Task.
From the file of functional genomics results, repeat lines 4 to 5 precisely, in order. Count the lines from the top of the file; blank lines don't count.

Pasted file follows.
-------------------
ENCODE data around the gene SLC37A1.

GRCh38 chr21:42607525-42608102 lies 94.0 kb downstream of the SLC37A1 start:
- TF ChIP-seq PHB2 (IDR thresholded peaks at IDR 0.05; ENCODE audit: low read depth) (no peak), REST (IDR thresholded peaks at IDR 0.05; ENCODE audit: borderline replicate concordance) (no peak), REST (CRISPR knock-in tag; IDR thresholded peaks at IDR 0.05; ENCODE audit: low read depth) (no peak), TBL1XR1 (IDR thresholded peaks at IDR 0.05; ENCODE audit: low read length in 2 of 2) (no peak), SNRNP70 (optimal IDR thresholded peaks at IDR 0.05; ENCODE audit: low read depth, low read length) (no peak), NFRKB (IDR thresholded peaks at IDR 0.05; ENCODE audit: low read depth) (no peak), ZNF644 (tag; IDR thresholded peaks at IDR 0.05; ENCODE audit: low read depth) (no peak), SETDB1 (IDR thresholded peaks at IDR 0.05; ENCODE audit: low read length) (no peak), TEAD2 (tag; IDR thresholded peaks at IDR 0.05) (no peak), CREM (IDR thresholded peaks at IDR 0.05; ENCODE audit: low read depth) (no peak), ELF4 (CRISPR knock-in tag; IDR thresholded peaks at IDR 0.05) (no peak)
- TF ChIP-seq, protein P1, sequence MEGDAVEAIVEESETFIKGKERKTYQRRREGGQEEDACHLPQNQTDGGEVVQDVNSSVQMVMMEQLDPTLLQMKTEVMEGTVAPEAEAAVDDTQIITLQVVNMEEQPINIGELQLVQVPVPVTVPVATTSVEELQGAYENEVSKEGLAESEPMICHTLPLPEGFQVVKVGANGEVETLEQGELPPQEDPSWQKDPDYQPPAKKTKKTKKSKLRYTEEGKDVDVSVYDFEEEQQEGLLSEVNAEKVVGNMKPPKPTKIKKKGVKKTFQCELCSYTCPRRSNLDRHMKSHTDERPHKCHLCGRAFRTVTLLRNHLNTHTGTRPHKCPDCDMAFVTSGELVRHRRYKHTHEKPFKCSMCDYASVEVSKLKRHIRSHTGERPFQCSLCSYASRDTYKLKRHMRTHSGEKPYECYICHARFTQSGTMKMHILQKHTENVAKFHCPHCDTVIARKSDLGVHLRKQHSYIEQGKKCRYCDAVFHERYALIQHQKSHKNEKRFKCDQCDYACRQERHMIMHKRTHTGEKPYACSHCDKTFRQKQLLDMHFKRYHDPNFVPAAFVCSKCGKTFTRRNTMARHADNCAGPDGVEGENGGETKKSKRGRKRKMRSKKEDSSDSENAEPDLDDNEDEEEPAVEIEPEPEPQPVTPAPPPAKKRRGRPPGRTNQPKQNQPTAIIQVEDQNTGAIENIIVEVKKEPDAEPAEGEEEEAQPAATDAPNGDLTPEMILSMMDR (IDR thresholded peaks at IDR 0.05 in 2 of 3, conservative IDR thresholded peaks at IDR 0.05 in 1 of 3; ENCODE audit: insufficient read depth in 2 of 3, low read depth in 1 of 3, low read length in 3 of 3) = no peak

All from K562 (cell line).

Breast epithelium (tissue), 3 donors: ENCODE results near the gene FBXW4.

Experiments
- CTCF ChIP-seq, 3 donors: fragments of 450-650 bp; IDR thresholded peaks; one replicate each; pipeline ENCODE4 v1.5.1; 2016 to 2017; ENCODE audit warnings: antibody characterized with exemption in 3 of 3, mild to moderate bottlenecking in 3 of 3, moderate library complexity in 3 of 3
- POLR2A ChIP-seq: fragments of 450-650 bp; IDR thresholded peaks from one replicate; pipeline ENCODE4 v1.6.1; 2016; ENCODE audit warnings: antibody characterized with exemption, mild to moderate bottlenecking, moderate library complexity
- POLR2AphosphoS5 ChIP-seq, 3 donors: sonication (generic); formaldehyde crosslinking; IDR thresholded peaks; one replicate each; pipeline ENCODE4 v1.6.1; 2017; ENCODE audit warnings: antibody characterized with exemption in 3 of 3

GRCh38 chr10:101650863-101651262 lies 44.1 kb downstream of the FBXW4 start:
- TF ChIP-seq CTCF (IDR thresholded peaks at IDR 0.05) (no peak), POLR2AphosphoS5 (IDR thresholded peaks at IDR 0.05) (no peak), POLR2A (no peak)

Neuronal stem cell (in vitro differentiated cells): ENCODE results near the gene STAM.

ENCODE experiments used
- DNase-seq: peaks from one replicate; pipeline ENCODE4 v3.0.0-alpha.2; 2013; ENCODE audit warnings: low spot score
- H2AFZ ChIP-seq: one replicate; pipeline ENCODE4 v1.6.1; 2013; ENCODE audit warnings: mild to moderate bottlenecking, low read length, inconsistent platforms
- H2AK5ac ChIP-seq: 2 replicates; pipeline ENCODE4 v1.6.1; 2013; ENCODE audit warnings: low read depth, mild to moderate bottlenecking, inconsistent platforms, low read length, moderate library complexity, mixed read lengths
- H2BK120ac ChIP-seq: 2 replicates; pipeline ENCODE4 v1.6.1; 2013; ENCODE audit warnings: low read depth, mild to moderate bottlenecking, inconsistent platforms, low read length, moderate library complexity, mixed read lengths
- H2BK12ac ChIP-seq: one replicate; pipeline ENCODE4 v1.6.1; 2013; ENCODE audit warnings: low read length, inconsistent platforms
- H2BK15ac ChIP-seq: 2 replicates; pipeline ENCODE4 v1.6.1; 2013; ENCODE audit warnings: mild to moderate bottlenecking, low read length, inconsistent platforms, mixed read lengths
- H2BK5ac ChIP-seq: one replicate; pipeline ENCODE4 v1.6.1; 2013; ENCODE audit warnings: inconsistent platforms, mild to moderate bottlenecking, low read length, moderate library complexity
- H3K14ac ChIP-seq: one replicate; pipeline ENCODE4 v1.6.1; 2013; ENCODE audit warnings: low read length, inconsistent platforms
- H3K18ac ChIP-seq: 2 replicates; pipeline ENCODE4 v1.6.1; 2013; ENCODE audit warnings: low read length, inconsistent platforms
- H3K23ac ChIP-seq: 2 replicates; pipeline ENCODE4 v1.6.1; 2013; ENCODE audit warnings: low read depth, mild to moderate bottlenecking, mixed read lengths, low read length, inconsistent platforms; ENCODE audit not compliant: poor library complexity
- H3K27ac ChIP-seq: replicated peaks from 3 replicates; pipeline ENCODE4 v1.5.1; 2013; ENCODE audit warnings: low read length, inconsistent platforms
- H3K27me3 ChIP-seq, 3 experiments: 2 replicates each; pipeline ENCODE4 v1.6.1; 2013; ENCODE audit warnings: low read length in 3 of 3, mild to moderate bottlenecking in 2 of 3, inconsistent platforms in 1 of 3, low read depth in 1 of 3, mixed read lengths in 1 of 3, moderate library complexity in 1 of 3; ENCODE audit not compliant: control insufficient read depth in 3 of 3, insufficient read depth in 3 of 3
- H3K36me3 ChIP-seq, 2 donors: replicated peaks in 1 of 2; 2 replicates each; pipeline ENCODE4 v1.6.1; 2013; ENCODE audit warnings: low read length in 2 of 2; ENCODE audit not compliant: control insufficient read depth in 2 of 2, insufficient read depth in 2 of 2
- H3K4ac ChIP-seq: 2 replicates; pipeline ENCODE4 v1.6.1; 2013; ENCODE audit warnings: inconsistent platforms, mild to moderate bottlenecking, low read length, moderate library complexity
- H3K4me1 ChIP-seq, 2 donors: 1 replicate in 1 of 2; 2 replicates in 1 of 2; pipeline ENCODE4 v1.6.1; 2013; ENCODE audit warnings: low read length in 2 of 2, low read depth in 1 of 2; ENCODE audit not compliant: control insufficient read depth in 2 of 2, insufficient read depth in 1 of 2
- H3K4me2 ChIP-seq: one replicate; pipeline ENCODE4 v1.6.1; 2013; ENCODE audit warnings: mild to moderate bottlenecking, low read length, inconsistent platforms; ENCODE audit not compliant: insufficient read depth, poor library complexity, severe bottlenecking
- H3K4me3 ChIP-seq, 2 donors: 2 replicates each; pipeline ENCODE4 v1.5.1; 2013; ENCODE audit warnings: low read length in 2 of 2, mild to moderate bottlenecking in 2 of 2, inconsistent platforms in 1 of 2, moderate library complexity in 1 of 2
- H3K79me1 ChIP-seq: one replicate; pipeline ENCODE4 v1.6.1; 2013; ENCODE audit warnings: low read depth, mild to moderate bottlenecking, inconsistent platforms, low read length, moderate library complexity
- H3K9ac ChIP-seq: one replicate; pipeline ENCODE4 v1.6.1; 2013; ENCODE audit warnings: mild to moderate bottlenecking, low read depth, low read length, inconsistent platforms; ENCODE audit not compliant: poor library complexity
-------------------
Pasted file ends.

- TF ChIP-seq, protein P1, sequence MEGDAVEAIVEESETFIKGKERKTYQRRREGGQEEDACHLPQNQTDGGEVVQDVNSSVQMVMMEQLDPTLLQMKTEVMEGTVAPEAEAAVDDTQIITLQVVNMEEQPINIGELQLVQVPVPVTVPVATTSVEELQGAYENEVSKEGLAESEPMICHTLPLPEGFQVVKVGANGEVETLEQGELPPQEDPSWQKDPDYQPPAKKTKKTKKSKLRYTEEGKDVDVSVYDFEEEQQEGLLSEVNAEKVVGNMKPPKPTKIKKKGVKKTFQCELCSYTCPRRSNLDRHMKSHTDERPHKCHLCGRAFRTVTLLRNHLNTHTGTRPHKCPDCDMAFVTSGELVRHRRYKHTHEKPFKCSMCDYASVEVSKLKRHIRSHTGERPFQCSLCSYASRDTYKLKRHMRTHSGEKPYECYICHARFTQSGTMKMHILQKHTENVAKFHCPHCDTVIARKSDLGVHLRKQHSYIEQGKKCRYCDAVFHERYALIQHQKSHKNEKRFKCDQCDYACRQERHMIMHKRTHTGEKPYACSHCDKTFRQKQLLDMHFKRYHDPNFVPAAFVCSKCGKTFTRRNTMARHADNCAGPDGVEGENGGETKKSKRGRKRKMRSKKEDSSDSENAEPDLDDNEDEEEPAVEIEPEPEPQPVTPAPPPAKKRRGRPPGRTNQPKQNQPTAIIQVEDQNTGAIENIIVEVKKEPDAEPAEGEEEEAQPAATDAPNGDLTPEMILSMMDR (IDR thresholded peaks at IDR 0.05 in 2 of 3, conservative IDR thresholded peaks at IDR 0.05 in 1 of 3; ENCODE audit: insufficient read depth in 2 of 3, low read depth in 1 of 3, low read length in 3 of 3) = no peak

All from K562 (cell line).